Let’s say you’ve formed a committee to discuss your school’s transition from a brick-and-mortar college store to an online course material distributor. You’ve looked at the numbers. You’ve done your due diligence. It’s obvious to you the new bookstore will serve students better and further academic success — things that should matter to faculty. Yet, the academics on your committee are recalcitrant. They’re constantly throwing out verbal grenades that undermine efficient decision-making. What’s going on?
If you want to end this mini-war with faculty — and get things done — you need to find common ground. For administrators who have worked as teachers or scholars themselves, this isn’t so hard. You understand the day-to-day of teaching, and you’re familiar with the ideas that motivate faculty.
For those who cut their teeth in the business world, however, understanding faculty perceptions and drivers is a challenge. Whether faculty work for a private high school, a small liberal arts school or a four-year state university, they often operate from the view that academia is a place of refuge from a craven, market-driven society.
Consider the view of the academic faculty blogger Jid Lee:
“[Academia] isn’t a place where people defend “reality,” the euphemism used to justify the sordid ways of the world. Academia is an arena where what should be—not what is—is promoted; it is a place where integrity still matters,” he writes. “Academics have an enormously important job: we are the ones who impart to the younger generations the knowledge needed to create a more humane society.”
While, of course, many business people believe their work also has integrity — and a share of humanity — academics often believe otherwise. They see the quest for profit as inferior to the quest for knowledge and truth. They believe it’s limiting, shallow and, ultimately, inclined to undermine the pursuit of true happiness. Money, they think, brings only short-lived pleasures; it can’t buy subtler, substantive joys that have a lasting impact on our lives.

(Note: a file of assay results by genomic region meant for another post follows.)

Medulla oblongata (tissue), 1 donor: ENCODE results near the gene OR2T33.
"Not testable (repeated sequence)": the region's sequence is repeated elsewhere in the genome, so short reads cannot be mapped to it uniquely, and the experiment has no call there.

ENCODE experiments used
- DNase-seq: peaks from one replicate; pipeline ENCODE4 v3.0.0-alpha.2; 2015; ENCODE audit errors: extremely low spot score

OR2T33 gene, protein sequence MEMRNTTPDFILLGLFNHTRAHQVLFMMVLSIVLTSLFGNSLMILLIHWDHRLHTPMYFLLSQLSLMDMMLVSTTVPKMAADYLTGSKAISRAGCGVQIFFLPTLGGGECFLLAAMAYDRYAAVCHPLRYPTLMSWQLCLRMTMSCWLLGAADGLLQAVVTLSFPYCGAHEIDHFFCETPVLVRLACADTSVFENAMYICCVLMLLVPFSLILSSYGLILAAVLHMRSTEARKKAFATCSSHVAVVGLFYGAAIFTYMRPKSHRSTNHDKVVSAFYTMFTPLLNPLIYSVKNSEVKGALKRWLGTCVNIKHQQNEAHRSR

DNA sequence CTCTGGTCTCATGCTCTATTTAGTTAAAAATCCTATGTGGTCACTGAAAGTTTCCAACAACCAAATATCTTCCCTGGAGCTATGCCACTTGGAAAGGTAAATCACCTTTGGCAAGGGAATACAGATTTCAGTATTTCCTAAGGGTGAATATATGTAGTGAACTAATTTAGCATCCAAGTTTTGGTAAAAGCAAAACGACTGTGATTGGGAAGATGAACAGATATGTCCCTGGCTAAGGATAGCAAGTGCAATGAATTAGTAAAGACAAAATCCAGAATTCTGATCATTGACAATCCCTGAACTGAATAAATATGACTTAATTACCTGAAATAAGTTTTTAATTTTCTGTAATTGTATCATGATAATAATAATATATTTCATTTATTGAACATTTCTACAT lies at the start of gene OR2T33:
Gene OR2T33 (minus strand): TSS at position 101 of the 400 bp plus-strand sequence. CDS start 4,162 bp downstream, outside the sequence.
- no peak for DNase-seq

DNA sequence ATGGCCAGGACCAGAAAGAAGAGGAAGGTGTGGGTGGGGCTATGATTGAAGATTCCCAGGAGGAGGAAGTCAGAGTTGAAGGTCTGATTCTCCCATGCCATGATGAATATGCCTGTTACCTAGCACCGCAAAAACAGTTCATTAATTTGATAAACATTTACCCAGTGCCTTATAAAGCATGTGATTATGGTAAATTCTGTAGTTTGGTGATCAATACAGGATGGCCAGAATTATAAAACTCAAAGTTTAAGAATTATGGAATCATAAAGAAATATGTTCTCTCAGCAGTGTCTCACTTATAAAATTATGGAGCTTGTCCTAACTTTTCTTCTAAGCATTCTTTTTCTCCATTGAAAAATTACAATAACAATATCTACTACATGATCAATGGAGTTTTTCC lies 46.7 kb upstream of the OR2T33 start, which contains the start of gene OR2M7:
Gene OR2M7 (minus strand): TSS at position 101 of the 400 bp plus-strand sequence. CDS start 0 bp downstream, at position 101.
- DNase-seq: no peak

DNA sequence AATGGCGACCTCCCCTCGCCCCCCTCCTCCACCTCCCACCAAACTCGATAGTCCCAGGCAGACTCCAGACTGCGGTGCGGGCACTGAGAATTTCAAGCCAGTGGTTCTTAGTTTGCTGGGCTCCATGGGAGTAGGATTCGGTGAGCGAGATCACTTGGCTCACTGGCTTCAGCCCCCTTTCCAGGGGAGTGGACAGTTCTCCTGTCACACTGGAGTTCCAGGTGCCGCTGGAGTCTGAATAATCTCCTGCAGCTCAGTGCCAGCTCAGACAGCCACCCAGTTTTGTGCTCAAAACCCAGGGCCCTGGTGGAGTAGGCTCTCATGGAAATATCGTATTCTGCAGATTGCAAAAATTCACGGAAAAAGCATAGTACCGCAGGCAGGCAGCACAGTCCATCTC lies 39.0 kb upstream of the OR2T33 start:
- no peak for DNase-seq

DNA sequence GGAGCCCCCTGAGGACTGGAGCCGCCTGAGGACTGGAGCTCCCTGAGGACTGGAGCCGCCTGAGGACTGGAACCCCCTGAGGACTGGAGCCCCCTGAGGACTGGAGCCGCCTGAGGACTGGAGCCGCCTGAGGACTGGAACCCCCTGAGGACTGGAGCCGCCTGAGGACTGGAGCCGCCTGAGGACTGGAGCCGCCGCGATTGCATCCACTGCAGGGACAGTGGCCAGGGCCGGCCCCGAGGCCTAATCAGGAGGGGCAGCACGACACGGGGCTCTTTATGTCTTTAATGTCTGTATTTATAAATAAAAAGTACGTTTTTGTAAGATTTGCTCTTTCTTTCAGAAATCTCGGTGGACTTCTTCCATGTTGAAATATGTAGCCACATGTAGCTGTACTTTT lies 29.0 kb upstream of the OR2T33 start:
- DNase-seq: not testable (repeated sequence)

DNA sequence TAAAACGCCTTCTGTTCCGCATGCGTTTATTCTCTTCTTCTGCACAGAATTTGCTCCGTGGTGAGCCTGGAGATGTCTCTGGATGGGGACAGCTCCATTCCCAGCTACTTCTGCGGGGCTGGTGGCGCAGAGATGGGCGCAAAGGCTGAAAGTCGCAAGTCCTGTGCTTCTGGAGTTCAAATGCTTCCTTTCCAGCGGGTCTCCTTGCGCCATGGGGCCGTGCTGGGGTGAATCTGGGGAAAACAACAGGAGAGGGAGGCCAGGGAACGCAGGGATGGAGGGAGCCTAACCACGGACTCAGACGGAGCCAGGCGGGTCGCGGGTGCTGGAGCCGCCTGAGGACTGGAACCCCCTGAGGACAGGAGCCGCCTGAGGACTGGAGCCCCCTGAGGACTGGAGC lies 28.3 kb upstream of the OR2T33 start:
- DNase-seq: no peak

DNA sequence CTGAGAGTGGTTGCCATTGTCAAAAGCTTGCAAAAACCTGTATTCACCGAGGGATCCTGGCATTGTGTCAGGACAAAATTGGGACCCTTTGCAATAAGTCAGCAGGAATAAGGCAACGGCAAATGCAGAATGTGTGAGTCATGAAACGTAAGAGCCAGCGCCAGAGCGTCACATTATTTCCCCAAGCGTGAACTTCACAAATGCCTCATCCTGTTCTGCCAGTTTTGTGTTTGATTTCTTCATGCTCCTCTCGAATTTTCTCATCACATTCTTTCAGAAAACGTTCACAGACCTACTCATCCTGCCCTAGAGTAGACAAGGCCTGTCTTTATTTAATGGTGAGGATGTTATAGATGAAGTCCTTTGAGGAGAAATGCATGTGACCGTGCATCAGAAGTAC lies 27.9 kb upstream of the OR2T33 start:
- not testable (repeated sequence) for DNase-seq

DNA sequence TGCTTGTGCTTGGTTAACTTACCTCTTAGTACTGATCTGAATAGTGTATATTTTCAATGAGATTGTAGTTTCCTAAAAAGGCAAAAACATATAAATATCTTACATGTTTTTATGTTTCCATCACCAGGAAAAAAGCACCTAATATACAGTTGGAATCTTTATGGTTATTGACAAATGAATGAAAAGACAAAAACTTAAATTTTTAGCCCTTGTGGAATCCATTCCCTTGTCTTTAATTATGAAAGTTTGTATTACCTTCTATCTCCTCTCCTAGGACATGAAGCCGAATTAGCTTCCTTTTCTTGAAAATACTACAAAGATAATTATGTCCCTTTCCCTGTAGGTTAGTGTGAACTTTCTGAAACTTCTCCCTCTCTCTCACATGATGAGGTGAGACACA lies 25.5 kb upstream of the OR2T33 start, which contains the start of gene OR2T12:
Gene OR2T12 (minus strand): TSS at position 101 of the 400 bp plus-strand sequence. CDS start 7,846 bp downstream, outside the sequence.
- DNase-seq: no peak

How can you reach out to those who might regard your job, your goals and your motivations with suspicion?
Finding common ground isn’t a lost cause if you recognize one critical factor in faculty character: Teachers and scholars are not financially motivated. If that’s hard to believe, consider the years of sheer labor involved in acquiring a PhD. Does typical remuneration come anywhere close to matching the time and energy academics devote to acquiring their expertise? Scholarly journals and presses don’t pay authors a dime — yet faculty prize publication above all. Sure, the superstars win high salaries. But the average faculty member earns less than a top administrator — a fact that can foster resentment, given that teachers and scholars typically view themselves as the lifeblood of the institution.
When you discuss the school’s — and even the students’ — financial concerns it won’t seem as relevant to them as it will to you. Even if faculty are looking for common ground with the administration, they simply do not come from a context in which money is a topic of conversation, unless they’re economists and, even then, they’re examining markets in the abstract.
Knowing this, you can work to translate your discussion about the institution’s financial needs into talk that means more to faculty. Describe how certain initiatives will affect academic freedom. Show them how a change will encourage scholarship and learning. When you talk about enrollment, retention and, especially, the bottom line, make it clear that you’re speaking from your own perspective and that you expect them to come from a different place. You’ll find your faculty committee members far less rigid and more willing to consider initiatives that have a positive financial impact on the institution.